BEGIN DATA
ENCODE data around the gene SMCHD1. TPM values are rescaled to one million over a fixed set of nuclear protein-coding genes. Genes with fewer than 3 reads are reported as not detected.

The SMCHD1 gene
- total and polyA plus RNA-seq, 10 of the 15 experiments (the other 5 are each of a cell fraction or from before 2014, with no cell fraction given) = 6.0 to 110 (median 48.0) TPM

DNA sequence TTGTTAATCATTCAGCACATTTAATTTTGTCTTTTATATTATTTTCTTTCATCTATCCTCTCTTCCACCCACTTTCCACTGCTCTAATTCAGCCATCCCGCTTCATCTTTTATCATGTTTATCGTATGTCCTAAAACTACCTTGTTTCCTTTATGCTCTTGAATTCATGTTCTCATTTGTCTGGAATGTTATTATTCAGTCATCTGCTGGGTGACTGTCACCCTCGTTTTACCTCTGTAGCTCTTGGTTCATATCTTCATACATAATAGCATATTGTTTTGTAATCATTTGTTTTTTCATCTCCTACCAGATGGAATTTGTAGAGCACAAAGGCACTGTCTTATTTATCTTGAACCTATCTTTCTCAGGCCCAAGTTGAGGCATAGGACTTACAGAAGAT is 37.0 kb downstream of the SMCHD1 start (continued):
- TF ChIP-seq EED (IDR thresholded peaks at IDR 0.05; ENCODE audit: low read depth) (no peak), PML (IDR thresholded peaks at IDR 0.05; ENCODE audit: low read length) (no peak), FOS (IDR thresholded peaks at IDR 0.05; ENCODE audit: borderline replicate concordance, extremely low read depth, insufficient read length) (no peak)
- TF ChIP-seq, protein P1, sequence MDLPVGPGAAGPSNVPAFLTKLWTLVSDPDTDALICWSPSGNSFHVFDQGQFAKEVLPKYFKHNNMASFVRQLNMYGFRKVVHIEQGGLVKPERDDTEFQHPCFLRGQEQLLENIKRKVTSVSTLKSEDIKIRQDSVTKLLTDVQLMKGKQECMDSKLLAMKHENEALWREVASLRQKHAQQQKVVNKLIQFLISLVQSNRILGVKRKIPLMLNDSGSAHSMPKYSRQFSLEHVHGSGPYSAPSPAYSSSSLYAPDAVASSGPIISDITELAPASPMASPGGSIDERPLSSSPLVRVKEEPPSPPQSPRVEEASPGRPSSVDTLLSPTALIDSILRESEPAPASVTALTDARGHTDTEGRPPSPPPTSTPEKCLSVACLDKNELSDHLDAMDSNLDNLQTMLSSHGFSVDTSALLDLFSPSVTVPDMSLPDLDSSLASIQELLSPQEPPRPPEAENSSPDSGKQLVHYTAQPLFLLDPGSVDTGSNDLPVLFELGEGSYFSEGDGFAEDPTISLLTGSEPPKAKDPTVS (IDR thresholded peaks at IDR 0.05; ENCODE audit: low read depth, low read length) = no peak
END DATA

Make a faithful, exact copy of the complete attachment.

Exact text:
ENCODE data around the gene SMCHD1. TPM values are rescaled to one million over a fixed set of nuclear protein-coding genes. Genes with fewer than 3 reads are reported as not detected.

The SMCHD1 gene
- total and polyA plus RNA-seq, 10 of the 15 experiments (the other 5 are each of a cell fraction or from before 2014, with no cell fraction given) = 6.0 to 110 (median 48.0) TPM

DNA sequence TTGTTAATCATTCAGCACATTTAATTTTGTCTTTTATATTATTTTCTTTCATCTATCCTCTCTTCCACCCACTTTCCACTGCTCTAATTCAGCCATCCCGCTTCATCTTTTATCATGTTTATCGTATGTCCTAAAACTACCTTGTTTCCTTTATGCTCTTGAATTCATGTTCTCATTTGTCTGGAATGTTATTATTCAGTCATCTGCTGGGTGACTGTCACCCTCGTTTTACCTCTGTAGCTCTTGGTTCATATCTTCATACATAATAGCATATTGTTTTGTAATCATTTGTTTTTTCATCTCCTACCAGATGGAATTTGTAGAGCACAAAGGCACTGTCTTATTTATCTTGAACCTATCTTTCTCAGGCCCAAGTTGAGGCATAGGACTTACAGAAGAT is 37.0 kb downstream of the SMCHD1 start (continued):
- TF ChIP-seq EED (IDR thresholded peaks at IDR 0.05; ENCODE audit: low read depth) (no peak), PML (IDR thresholded peaks at IDR 0.05; ENCODE audit: low read length) (no peak), FOS (IDR thresholded peaks at IDR 0.05; ENCODE audit: borderline replicate concordance, extremely low read depth, insufficient read length) (no peak)
- TF ChIP-seq, protein P1, sequence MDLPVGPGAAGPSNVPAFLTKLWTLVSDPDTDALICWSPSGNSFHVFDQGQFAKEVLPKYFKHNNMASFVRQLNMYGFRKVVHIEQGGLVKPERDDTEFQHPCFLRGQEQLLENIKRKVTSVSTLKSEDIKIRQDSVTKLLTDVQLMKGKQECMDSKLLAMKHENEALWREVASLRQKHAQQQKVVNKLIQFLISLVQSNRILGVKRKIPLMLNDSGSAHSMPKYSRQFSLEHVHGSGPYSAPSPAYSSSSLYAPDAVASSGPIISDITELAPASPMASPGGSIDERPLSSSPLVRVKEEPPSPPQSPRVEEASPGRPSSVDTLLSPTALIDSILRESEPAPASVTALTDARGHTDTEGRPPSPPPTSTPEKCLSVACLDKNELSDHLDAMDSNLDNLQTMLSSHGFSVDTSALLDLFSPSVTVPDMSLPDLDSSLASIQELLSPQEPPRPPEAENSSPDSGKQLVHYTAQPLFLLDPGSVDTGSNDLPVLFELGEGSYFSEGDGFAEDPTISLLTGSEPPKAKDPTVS (IDR thresholded peaks at IDR 0.05; ENCODE audit: low read depth, low read length) = no peak